The trend of video games drawing upon film for inspiration is hardly a new concept. Between a certain iconic gorilla owned by Nintendo that’s inspired by one of the most iconic movie monsters of all time (hint: both of their names feature the word “Kong”), and video games that are direct adaptations of franchises like the 007 series, films have always been fodder for the creation of great video game titles.

However, we’ve come a long way from pixels, polygon graphics, and clunky animation. Nowadays, it’s not unusual to see the exact likeness of a famous actor in a video game, and as I’ve previously explored in this column, games that blur the line between video games and cinematic experiences. This raises a certain curiosity: Is the relationship between film and video games no longer one-sided when it comes to borrowing elements of cinematography? Has it become more symbiotic?


“I think the language of photography is the same, although the tension is raised differently,” said Maxime Alexandre, director of photography for Resident Evil: Welcome To Raccoon City, when I asked him about the camerawork and aesthetics that go into video game-to-film adaptations. “In a game, depth and darkness are controlled by the player, but in [film], the story tells us when, where, and what we can or cannot see.”

Horror is an exceptionally interesting genre to observe when exploring this concept because the cinematography tends to be much more stylized and unique. Welcome To Raccoon City is a great case study, as director Johannes Roberts has been very vocal about the fact that he wanted the film to feel very true to the original games. “There were so many points of the movie that came directly from the game. It was pretty fun having to watch a game scene as an animatic before shooting it,” said Alexandre.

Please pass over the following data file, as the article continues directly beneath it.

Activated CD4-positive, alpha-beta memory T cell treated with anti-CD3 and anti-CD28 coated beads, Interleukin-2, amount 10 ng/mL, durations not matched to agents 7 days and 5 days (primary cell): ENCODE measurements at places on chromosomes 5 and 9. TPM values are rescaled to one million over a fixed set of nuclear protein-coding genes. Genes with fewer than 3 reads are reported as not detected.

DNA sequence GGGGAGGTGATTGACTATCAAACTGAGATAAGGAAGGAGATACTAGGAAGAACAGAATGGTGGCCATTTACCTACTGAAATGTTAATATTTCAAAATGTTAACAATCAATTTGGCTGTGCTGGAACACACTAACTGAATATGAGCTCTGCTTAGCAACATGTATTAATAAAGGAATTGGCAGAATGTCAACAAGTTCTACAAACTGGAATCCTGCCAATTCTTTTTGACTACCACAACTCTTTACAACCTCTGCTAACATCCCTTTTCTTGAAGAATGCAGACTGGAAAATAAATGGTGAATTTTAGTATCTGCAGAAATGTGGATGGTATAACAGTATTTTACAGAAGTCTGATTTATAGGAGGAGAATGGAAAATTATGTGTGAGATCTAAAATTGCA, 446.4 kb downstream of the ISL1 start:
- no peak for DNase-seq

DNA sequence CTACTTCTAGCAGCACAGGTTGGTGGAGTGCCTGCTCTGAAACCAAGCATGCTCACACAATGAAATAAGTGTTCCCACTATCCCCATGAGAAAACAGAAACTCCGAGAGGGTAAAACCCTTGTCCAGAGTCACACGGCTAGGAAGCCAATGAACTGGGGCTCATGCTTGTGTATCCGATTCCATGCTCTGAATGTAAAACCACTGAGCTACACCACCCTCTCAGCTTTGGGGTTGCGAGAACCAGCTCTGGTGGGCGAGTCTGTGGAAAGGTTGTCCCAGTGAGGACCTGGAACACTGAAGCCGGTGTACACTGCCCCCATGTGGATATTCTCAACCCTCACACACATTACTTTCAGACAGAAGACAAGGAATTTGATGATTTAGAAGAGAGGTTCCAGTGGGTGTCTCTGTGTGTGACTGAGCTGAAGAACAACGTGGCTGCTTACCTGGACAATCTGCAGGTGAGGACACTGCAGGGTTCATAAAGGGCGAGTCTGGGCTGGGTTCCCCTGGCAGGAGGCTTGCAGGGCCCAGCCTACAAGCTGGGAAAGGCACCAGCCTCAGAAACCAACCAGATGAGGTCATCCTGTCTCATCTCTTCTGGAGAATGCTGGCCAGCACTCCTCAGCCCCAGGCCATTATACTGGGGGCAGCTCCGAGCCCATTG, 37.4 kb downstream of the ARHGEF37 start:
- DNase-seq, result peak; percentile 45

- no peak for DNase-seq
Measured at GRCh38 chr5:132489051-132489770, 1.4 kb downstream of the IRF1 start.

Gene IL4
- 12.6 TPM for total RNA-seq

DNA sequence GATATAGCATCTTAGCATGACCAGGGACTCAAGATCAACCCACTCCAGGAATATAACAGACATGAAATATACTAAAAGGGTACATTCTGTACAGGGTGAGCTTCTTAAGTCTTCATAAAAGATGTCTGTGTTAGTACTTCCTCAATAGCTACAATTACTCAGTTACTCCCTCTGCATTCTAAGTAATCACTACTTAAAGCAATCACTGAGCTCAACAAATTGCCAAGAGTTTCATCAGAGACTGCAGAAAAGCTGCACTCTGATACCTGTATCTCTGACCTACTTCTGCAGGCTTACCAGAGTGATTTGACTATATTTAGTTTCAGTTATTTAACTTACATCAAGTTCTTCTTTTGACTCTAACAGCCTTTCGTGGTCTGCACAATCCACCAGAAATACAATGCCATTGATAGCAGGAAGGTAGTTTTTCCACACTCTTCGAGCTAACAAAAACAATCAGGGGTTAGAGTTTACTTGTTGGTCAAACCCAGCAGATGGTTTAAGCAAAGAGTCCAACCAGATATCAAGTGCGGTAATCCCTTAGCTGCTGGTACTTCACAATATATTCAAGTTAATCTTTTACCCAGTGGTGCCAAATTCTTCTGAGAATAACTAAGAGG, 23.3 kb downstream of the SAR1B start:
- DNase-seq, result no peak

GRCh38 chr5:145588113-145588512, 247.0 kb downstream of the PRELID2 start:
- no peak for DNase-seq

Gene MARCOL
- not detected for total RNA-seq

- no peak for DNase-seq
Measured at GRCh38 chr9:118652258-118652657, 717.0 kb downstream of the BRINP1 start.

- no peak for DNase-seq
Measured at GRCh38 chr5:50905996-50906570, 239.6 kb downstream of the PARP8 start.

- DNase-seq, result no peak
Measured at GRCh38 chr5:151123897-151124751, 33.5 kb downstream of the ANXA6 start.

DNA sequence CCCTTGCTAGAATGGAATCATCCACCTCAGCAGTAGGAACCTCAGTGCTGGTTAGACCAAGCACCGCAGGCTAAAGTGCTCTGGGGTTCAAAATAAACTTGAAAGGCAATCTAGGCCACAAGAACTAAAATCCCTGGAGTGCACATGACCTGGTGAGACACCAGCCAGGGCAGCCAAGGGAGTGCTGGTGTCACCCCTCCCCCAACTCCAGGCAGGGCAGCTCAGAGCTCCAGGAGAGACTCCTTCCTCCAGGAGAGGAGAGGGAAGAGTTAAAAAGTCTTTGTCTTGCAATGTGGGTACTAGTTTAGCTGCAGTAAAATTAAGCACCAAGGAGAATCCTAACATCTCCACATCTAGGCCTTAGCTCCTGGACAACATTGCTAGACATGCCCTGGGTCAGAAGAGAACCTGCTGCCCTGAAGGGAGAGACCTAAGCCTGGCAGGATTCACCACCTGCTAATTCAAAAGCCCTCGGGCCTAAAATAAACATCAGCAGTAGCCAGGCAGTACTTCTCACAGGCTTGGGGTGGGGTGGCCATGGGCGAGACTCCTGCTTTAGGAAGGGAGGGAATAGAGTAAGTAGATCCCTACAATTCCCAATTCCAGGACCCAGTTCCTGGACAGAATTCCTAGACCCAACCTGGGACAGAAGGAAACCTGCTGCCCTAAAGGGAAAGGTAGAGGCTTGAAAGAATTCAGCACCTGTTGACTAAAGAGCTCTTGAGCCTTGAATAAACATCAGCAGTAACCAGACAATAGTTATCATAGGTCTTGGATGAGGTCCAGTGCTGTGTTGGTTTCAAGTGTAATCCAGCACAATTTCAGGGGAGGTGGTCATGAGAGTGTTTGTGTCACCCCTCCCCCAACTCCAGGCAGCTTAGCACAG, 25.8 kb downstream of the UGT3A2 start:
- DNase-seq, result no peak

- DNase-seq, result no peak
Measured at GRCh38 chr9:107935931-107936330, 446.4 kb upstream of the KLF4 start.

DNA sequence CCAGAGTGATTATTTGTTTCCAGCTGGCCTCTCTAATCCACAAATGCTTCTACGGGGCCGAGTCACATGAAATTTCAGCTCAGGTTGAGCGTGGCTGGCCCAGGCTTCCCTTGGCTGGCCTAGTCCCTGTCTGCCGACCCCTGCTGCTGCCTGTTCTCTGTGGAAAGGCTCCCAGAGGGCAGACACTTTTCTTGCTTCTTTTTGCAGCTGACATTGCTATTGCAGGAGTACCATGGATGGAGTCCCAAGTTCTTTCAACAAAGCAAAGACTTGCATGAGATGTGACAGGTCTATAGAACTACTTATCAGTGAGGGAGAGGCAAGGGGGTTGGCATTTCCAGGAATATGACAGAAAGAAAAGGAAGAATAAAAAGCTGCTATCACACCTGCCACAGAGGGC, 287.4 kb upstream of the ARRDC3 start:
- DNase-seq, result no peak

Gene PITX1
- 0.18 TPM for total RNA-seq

This effort towards cinematic homages to the games paid off for both casual viewers and fans of the Resident Evil games. Many were keen to pick up on iconic shots that were adapted nearly 1:1 from the games, and they worked effectively in the film setting: the shot of a zombie slowly turning his neck to peer back at the camera with dark, empty space looming over him as blood drips from his mouth is just as bone-chilling in the film as it is in the first Resident Evil game.